Archive for January, 2011

The Decemberists Tour Begins (Beacon Theater, 1/24/11)

Posted in Uncategorized with tags , , , on January 25, 2011 by johnbuckley100

Fresh off the release of their strongest album, The King Is Dead, The Decemberists kicked off their new tour last night at the Beacon Theater in Manhattan.

They played with as little affect as their new album of straightforward, homespun roots rock, plunging in with “Down By The Water.”  Much has been made of the way, following their folk-rock opera The Hazards of Love, the band has simplified, even countrified their sound, and it’s true. Trading nods to The Smiths for declared reverence to R.E.M. is a big step forward, especially for a product of Portlandia.

Too many bands with a decade’s work behind them will rush through their new album to get to the old stuff, which is guaranteed to please the crowd.  But by sprinkling much of The King Is Dead across the span of a 90-minute set, The Decemberists invited comparisons of the new songs to the old, and showed how strong the new ones are.  “Rise To Me” was a highlight of the concert, as much as it is the highlight of the new album, and while the Gram Parson/Whiskeytown pedal steel orchestration isn’t new — it’s as time tested as an old growth forest in the Columbia River basin — the simple reach for beauty shows a songwriter with a lot less to prove, comfortable in his own skin.

The Decemberists are a good band, bordering on a great band.  So good, we did not miss Gillian Welch, whose vocals so gloriously mix with Meloy’s great voice on The King Is Dead; for the tour, the band has added a multitalented woman (did not catch name — readers pitch in here…) who plays fiddle, guitar and sings clear and true.  What we got was a band that has worked its way through an ambitious youth and for the moment at least, has found sustenance in the traditions of its own country (not the folk rock imported from the Fairport Conventions of Old Europe), a band that serves up tasty helpings of artisanal nourishment, wholesome, healthy and fresh.

This tour is one to catch.

(All photos Leica X1, cropped.)

Tulip Frenzy, And The Leica Noctilux, Sample Jackson Pollack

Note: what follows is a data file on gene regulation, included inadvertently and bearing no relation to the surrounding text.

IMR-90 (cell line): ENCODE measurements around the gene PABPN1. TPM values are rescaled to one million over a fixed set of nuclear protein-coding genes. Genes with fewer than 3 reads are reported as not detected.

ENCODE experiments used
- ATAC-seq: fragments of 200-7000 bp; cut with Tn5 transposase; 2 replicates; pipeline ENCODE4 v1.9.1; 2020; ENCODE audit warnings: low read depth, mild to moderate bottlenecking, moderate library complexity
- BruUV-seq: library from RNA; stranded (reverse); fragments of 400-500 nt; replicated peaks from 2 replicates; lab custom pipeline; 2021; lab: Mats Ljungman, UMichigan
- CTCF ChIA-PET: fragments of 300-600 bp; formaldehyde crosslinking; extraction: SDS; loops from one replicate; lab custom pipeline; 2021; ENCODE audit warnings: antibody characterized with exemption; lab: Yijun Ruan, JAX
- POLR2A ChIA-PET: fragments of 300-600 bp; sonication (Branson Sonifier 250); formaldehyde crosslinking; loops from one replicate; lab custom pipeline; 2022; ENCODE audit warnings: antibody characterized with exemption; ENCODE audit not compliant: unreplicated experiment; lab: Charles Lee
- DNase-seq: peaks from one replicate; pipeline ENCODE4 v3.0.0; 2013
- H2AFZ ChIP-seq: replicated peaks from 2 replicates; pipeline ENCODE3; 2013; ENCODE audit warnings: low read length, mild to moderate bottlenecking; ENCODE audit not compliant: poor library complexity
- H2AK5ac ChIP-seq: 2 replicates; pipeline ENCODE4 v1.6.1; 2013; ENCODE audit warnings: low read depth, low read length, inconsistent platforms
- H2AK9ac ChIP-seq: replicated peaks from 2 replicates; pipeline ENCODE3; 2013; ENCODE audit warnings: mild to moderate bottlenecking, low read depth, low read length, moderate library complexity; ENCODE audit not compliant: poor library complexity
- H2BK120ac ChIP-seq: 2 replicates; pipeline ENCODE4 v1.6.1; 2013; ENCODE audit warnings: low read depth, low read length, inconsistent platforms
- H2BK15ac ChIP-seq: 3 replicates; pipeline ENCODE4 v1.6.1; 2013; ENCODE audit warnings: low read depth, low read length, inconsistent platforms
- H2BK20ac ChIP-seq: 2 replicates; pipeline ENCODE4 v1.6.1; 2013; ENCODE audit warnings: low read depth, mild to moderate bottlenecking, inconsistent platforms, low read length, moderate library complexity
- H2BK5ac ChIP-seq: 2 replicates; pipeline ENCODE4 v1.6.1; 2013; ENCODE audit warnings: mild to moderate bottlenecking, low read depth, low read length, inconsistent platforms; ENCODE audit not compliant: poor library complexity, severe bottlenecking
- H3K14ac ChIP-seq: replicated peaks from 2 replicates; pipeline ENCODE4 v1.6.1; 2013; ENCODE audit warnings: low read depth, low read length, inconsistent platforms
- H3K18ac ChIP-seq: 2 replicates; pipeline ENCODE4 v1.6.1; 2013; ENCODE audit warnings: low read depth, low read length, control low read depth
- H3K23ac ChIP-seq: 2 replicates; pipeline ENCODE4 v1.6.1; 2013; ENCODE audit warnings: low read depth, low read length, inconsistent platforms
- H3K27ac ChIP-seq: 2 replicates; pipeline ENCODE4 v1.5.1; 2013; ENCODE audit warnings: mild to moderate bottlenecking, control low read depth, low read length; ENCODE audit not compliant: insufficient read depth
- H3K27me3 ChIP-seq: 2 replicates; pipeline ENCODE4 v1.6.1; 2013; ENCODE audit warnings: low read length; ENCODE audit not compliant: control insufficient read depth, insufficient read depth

Posted in Uncategorized with tags , , on January 16, 2011 by johnbuckley100

Sold to the first bidder for $38,000,000 in cash.

Leica M9, Noctilux, whaddayathink, wide open.

Ah, And Now Graham Lewis’s Take On Early Wire

Posted in Music with tags , , , on January 16, 2011 by johnbuckley100

From the same issue of Uncut:

On forming Wire:

(Wire) weren’t a punk group.  We didn’t join up for that… We weren’t interested in doing rock’n’roll – that was the ’50s..  We were interested in making a piece of art, and that was the group.  Bruce talked about it being a living sculpture.


Winter’s Bone

Posted in Uncategorized with tags , on January 15, 2011 by johnbuckley100

Remnant of elk, Boy Scout collected, wrapped by Christmas lights, night blinking.

Morning haiku.

Leica M9, Noctilux.

Wire’s Colin Newman Has The Last Word On “Post-Punk”

Posted in Uncategorized with tags , , , on January 15, 2011 by johnbuckley100

As a sidebar to a pretty great review of Wire’s excellent new Red Barked Tree, Uncut  does a mini interview with Colin Newman.  We quote:

You made a big break with your older material when you reformed in the 1980s, didn’t you?

Newman: It was about context.  Pop historians talk about “post-punk” but there was no such thing.  What there was was pop.  People were bored to death with punk rock: if you were more adventurous, you were getting into music from different countries.  Bruce’s decision to re-invent the band wasn’t conceptually a bad idea, but we were misunderstood.

Sale

Posted in Uncategorized with tags on January 13, 2011 by johnbuckley100

A few hundred pink Sale stickers put to good use.